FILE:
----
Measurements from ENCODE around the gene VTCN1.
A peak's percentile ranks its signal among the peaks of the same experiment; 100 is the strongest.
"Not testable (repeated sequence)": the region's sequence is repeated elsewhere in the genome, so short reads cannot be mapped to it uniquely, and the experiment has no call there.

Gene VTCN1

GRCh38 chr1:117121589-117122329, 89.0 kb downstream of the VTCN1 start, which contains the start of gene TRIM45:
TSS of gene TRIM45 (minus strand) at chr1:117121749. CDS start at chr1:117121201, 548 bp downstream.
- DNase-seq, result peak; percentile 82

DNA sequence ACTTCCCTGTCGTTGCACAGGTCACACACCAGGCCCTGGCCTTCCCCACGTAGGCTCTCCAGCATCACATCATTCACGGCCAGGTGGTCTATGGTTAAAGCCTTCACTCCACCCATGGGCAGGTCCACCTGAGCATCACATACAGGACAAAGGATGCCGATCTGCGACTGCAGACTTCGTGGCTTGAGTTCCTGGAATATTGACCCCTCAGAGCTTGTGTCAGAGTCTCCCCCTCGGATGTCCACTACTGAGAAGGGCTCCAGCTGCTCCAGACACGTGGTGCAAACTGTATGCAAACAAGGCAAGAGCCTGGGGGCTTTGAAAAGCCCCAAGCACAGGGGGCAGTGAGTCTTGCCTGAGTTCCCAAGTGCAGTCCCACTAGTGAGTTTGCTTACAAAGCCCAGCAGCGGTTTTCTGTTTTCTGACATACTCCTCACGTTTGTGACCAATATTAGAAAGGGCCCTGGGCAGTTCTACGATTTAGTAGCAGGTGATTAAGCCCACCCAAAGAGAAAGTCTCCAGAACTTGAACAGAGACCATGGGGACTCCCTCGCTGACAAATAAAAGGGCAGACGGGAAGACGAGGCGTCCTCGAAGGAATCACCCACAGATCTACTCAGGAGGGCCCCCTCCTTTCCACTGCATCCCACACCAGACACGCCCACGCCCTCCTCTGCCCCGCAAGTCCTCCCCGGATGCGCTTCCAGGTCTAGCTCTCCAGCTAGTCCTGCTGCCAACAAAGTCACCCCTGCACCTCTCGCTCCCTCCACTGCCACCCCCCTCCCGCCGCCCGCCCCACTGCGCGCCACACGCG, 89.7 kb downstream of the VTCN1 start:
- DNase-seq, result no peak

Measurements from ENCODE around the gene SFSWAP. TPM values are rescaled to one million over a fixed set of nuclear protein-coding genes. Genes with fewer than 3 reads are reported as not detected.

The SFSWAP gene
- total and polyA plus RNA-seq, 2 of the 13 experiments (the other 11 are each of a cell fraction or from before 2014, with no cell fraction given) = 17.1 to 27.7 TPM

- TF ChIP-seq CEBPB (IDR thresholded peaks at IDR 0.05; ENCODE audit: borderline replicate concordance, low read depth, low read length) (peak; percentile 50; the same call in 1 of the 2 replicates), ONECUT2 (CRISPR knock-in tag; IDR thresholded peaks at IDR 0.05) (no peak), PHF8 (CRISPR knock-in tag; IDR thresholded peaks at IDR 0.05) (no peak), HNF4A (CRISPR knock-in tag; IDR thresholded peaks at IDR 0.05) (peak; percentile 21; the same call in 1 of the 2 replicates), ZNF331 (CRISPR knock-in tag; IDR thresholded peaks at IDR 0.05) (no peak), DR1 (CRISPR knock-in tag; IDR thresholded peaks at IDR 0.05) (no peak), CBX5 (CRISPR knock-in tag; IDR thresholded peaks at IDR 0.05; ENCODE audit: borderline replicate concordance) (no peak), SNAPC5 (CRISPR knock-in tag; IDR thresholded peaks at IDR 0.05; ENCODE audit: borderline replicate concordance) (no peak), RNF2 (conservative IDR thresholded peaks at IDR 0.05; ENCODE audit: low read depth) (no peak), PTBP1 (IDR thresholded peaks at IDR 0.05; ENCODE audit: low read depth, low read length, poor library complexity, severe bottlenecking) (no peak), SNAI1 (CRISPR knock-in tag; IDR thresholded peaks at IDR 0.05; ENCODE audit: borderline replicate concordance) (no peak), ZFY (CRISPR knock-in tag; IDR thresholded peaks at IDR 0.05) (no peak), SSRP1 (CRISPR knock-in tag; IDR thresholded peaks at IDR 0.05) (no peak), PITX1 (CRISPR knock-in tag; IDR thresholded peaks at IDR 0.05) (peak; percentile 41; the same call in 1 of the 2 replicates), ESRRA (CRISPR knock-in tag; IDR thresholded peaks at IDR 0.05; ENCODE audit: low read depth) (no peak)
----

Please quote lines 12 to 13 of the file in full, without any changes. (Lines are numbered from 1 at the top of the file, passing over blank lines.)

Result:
- total and polyA plus RNA-seq, 2 of the 13 experiments (the other 11 are each of a cell fraction or from before 2014, with no cell fraction given) = 17.1 to 27.7 TPM

- TF ChIP-seq CEBPB (IDR thresholded peaks at IDR 0.05; ENCODE audit: borderline replicate concordance, low read depth, low read length) (peak; percentile 50; the same call in 1 of the 2 replicates), ONECUT2 (CRISPR knock-in tag; IDR thresholded peaks at IDR 0.05) (no peak), PHF8 (CRISPR knock-in tag; IDR thresholded peaks at IDR 0.05) (no peak), HNF4A (CRISPR knock-in tag; IDR thresholded peaks at IDR 0.05) (peak; percentile 21; the same call in 1 of the 2 replicates), ZNF331 (CRISPR knock-in tag; IDR thresholded peaks at IDR 0.05) (no peak), DR1 (CRISPR knock-in tag; IDR thresholded peaks at IDR 0.05) (no peak), CBX5 (CRISPR knock-in tag; IDR thresholded peaks at IDR 0.05; ENCODE audit: borderline replicate concordance) (no peak), SNAPC5 (CRISPR knock-in tag; IDR thresholded peaks at IDR 0.05; ENCODE audit: borderline replicate concordance) (no peak), RNF2 (conservative IDR thresholded peaks at IDR 0.05; ENCODE audit: low read depth) (no peak), PTBP1 (IDR thresholded peaks at IDR 0.05; ENCODE audit: low read depth, low read length, poor library complexity, severe bottlenecking) (no peak), SNAI1 (CRISPR knock-in tag; IDR thresholded peaks at IDR 0.05; ENCODE audit: borderline replicate concordance) (no peak), ZFY (CRISPR knock-in tag; IDR thresholded peaks at IDR 0.05) (no peak), SSRP1 (CRISPR knock-in tag; IDR thresholded peaks at IDR 0.05) (no peak), PITX1 (CRISPR knock-in tag; IDR thresholded peaks at IDR 0.05) (peak; percentile 41; the same call in 1 of the 2 replicates), ESRRA (CRISPR knock-in tag; IDR thresholded peaks at IDR 0.05; ENCODE audit: low read depth) (no peak)